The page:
AHDB Cattle and Sheep Weekly
05 December 2014
Lamb trade at its highest point since July
Following a period of relative stability in the liveweight lamb trade since mid-November, the SQQ at GB auction marts picked up pace in week ended 3 December, increasing a considerable 7p on the week to average 181.6p/kg. After a subdued start to trade in the week, the SQQ peaked on Wednesday 3 December at 187.8p/kg, up 15p on the week. It is likely that the key driver of this uplift will be the many Christmas shows and sales taking place at this time of year. However, at 129,000 head, the number of lambs penned nationally fell 8% on the week, which may have helped to tip the supply and demand balance more in producers’ favour. The SQQ is now at its highest point since July, tracking around 10p above last year’s level.
The cull ewe market continued its robust performance in the week, with the average price increasing £3 on the week to almost £65 per head. This came as the number of ewes marketed was notably lower on the week. At this level, cull ewes are achieving around £17 per head more than at the same time last year.
Less sheep meat coming from ‘down under’
UK trade figures for September show that sheep meat imports had fallen back below year earlier levels. Latest figures from New Zealand and Australia suggest that trend will continue for the rest of this year. In September and October, New Zealand exported 11% less sheep meat to the UK than in the same months last year. This product would mostly have arrived here during October and November. At this level, volumes were as much as 28%, or 2,150 tonnes, lower than in 2012, suggesting that imports won’t exert the same downward pressure on UK prices that they did in winter 2012-13. Prices were also substantially higher than in 2012, although only slightly up on last year.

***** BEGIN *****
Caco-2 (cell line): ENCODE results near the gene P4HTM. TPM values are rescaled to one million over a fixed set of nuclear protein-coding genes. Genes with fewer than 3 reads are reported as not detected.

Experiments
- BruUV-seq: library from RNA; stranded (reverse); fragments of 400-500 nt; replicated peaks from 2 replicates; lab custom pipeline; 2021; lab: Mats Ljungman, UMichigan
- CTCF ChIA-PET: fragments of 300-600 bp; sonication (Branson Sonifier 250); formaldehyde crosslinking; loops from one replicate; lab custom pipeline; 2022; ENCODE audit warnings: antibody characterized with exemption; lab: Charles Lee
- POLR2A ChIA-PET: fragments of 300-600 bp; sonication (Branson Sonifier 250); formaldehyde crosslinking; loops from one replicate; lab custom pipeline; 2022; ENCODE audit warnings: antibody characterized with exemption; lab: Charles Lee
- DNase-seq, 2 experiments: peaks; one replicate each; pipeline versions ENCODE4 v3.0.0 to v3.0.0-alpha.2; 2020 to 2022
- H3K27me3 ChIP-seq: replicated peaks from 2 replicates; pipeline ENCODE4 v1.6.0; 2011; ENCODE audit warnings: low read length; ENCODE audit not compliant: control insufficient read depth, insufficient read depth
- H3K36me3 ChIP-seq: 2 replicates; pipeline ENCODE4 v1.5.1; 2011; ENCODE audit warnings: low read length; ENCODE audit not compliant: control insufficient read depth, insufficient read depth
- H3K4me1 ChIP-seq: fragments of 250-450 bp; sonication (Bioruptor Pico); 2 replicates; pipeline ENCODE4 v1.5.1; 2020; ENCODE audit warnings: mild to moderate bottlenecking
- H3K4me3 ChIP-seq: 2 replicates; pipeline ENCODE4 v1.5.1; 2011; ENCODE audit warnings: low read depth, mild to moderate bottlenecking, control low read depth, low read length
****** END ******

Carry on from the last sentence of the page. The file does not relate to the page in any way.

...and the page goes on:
In recent months, higher imports from Australia have mitigated the fall in New Zealand shipments to some extent. However, export figures for September suggest this may be over too, with 19% less sheep meat sent to the UK than in September 2013. Reports from New Zealand suggest that a slow start to the season means that processors have struggled to secure sufficient lambs to satisfy export demand for the Christmas trade. This may mean that UK buyers have had to switch demand to lamb from the home market, contributing to the recent price increases
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